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State Supreme Court reverses State v. Robison (THC warning in breath tests)

Thursday, December 08, 2016 8:27 AM | Anonymous member

In Robison, the suspect was driving under the influence of alcohol and possibly other drugs, including marijuana.  The officer arrested Robison and read the standard implied consent warnings for breath. Consistent with the practice at that time, Robison was NOT read the warning for THC because no breath test device detects THC, the psychoactive ingredient in marijuana.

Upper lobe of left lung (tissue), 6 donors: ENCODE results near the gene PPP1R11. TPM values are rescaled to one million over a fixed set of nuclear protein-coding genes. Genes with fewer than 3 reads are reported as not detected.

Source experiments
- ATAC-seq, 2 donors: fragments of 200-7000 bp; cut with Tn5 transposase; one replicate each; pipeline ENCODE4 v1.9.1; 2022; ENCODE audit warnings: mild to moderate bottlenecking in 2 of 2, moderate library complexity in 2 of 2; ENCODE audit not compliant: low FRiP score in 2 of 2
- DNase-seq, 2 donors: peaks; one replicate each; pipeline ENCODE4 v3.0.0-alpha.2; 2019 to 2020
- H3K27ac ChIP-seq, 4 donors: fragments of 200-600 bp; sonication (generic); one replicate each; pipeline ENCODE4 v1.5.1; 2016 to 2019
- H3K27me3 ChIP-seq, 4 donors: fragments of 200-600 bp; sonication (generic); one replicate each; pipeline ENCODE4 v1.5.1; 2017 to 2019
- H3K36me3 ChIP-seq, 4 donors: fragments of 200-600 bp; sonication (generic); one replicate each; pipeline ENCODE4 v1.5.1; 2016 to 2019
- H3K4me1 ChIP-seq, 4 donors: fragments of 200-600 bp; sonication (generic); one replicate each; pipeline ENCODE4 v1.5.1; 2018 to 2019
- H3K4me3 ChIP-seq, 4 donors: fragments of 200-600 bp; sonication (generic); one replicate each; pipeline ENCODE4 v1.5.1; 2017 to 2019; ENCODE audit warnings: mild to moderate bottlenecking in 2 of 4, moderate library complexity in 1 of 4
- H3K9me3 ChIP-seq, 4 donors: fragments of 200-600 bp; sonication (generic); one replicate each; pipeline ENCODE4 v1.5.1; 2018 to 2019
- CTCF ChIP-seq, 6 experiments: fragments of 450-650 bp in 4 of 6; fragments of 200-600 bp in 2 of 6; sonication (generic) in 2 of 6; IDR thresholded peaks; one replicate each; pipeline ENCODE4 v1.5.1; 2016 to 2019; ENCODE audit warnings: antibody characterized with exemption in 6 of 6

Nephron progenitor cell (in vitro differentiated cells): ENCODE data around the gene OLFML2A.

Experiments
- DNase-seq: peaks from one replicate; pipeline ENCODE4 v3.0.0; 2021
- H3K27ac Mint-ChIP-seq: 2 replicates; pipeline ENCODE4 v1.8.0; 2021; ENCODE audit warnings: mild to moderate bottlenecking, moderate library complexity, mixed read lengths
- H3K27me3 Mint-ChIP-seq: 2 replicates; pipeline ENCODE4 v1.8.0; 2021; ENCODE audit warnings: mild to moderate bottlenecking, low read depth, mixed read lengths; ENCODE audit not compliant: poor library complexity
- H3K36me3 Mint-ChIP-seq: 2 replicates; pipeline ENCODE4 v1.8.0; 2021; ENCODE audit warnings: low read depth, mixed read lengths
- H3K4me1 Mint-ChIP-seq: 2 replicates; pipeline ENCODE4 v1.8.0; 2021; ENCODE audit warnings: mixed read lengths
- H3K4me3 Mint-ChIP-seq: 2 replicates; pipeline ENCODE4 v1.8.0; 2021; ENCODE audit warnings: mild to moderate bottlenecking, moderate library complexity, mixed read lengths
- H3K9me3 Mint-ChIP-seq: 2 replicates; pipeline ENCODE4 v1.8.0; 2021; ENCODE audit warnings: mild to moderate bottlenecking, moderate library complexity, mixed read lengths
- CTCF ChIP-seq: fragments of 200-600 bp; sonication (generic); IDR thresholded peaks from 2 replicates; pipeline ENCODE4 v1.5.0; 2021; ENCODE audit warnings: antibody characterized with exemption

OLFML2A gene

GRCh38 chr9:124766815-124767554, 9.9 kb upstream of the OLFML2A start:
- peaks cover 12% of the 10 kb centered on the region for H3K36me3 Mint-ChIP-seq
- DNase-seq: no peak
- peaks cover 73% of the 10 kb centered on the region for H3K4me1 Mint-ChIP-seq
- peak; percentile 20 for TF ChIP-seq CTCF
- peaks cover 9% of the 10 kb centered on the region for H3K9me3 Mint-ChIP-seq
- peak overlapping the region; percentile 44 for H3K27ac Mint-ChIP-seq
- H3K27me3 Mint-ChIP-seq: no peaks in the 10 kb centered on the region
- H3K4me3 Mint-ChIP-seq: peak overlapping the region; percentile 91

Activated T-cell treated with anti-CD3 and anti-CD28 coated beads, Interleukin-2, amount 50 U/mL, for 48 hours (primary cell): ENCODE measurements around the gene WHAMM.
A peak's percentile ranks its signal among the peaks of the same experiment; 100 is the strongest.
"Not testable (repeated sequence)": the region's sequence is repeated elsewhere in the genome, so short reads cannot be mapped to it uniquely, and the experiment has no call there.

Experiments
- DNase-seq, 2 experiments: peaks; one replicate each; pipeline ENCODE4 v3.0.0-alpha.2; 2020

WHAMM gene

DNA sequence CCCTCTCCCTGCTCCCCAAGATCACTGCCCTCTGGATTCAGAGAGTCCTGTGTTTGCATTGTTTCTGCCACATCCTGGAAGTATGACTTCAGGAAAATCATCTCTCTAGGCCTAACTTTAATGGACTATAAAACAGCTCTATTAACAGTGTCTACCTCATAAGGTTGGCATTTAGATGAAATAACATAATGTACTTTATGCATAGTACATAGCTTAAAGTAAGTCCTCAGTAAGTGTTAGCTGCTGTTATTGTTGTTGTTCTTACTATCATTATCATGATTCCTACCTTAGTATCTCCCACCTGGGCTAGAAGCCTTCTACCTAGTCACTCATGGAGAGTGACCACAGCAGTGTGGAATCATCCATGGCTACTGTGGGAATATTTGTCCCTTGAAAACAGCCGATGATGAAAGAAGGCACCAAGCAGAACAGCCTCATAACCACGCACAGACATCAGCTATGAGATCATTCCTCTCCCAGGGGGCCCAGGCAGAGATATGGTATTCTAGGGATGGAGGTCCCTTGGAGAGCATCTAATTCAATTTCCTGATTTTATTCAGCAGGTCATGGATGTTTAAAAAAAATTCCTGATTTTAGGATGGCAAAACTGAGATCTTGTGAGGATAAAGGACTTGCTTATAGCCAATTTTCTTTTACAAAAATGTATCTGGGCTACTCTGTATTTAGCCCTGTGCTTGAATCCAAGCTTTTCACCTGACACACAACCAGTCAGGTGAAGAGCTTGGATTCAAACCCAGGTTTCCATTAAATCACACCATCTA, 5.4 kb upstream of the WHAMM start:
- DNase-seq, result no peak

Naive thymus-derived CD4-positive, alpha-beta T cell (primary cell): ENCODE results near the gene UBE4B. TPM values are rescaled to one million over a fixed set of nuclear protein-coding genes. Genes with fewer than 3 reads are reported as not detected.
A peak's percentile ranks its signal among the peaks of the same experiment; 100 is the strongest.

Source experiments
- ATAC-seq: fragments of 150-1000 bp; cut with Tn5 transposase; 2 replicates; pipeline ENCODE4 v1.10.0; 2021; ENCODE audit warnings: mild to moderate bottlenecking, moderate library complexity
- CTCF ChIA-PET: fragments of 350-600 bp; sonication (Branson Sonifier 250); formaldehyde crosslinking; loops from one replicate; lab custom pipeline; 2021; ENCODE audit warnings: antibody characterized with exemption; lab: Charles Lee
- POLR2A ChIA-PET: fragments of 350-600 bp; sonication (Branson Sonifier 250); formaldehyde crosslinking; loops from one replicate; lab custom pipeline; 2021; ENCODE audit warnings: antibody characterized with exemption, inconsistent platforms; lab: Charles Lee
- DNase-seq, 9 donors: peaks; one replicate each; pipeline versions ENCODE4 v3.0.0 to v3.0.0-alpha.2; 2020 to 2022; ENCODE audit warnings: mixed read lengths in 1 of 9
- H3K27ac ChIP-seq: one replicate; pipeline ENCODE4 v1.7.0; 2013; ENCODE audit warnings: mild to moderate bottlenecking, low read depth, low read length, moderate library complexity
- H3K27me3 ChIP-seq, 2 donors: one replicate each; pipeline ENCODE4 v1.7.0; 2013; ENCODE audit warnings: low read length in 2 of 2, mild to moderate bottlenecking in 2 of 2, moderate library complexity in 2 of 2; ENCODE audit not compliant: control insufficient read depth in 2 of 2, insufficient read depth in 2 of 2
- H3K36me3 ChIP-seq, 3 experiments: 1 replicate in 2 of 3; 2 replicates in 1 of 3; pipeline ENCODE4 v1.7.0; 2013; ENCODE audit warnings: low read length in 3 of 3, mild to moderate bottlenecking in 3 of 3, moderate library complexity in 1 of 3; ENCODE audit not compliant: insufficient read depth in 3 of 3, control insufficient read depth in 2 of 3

On appeal, the Court of Appeals concluded this was improper.  The COA believed the implied consent allows the officer no latitude in giving the warnings and they must all be provided each time.  Because officers routinely do not read CMV warnings to non-CMV operators, do not read Under-21 warnings to those over-21, the ruling was a significant threat to many DUI cases.  Snohomish County appealed based on a number of contrary cases that permit the officer to exclude warnings irrelevant to the particular suspect.    Andrew Alsdorf (Snohomish County DPA) and Dan Heid (Amicus for WSAMA) briefed the issues for the State.  On review, the State Supreme Court agreed with the State.  Irrelevant warnings need not be provided during the implied consent warnings.    The full opinion is available here: State v Robison SC 2016.pdf

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